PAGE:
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Rainfall improves regionwide, but localized deficits and flooding remain a concern

  • Seasonal Monitor
  • East Africa
  • May 6, 2016
Rainfall improves regionwide, but localized deficits and flooding remain a concern

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  • Key Messages
  • Seasonal Progress
  • Forecast
  • Key Messages
    • Although the ongoing El Niño would typically be associated with above-average rainfall at this time of the year, especially in the Eastern Horn, unfavorable Indian Ocean Sea Surface Temperatures (SSTs) resulted in reduced circulation of maritime moisture from the neighboring Indian Ocean, and therefore less rainfall, over parts of the region during March and early April. 

    • Widespread, above-average rainfall during the last 30 days over Belg-cropping areas of Ethiopia have helped to reduce cumulative seasonal rainfall deficits, which had persisted since late February. Similarly, for Kenya, southern Somalia, and parts of northwestern Uganda, the intensification of the seasonal rains in late April and early May has eased cumulative rainfall deficits.

    • However, above-average torrential rains in the past week have also caused flooding, leading to the loss of lives and property in many parts of Kenya and elevated river levels in southeastern Ethiopia and southern Somalia. Although rainfall will subside during the next few days, heavier rainfall is forecast to continue in the coming weeks over the eastern Horn.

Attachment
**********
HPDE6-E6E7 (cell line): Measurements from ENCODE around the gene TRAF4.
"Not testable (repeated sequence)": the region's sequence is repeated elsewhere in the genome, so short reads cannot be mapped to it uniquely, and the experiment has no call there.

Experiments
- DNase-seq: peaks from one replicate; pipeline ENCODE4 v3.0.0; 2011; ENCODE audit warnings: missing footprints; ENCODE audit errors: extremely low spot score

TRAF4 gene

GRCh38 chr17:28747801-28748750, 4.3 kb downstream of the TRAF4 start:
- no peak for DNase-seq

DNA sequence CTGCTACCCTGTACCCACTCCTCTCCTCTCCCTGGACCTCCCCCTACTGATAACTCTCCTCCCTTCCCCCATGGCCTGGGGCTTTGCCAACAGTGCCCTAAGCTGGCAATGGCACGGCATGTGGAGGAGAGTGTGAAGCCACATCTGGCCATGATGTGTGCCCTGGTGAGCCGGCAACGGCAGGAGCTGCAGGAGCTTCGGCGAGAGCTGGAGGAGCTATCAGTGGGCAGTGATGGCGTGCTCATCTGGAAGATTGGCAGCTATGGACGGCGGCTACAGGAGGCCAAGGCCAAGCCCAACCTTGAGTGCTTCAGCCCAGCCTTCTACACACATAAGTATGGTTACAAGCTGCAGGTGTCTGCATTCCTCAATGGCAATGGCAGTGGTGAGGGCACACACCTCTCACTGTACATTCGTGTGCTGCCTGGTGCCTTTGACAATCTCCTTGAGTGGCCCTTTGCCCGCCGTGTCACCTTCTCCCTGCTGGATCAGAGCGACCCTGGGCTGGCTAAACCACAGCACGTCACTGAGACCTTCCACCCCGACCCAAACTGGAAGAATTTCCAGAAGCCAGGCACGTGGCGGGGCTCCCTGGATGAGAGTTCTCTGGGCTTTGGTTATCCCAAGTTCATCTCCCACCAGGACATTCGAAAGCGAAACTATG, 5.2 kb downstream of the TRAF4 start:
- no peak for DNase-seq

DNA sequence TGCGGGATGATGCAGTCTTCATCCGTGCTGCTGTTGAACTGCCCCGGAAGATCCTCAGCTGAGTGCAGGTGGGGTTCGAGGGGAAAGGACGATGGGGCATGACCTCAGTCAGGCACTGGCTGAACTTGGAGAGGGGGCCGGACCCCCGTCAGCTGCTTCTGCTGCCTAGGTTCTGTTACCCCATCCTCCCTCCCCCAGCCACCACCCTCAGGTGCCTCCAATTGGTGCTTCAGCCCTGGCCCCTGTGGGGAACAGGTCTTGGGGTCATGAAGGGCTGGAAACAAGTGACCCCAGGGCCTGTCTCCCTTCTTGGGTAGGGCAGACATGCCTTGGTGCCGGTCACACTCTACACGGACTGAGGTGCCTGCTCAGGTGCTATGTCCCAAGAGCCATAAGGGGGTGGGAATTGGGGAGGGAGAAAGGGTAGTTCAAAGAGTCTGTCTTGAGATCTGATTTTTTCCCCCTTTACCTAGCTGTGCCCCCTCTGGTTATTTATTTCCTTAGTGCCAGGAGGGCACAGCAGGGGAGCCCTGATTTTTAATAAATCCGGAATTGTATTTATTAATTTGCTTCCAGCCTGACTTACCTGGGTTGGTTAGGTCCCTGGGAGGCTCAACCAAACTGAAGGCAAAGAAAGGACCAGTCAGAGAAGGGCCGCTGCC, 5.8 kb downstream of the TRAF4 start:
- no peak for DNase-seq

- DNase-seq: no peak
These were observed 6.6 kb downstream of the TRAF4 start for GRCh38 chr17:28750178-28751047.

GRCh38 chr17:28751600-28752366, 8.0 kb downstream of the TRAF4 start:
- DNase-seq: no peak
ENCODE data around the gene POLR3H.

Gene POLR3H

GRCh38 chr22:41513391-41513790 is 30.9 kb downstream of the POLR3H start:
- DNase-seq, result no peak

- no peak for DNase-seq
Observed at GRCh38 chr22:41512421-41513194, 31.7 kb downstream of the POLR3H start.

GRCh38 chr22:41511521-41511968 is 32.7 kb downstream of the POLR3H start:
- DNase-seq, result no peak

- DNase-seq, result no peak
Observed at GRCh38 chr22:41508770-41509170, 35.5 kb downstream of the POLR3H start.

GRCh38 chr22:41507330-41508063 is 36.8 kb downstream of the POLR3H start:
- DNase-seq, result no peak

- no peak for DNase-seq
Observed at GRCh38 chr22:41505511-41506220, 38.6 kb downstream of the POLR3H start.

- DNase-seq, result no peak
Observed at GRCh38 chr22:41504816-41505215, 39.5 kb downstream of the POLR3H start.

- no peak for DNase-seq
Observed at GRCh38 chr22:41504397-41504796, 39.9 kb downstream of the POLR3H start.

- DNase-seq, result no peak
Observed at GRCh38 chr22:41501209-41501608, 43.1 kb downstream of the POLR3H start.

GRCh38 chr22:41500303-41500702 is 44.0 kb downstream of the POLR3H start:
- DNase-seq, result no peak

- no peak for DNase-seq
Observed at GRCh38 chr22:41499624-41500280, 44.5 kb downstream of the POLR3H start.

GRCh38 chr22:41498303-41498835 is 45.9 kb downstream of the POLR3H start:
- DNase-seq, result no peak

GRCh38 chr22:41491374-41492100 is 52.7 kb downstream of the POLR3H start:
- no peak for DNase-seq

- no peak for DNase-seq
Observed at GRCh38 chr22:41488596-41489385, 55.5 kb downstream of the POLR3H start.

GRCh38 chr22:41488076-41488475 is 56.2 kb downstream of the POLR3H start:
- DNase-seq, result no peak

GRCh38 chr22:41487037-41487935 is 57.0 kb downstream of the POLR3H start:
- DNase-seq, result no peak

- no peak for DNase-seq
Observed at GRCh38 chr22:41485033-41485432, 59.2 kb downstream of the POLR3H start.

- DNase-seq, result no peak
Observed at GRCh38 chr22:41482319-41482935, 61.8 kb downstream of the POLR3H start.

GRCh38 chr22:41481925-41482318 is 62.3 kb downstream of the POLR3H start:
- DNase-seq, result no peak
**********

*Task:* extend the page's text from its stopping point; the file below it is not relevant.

Seasonal Progress

    Rainfall performance from April to early May was characterized by widespread above-average rains across the region, despite the poor and slow onset of the seasonal rains in March (Figure 1).  These on-going rains have helped ease significant cumulative rainfall deficits, especially over Kenya, Uganda, northern Tanzania, and southern Somalia. Meanwhile, the Ethiopian Belg (February – May) seasonal rains, which were also significantly delayed in some cropping zones, have also increased in the past month, improving both cropping and rangeland conditions.

    • In Ethiopia, field reports indicate that area planted is near average for most Belg-cropping areas. However, there are localized areas where planting will be below average in Tigray, East and West Haraghe and in extreme southern parts of SNNPR, due to insufficient soil moisture to allow land preparation and planting. Rangeland resources (water and pasture) are also expected to gradually improve in the coming weeks with the current rains.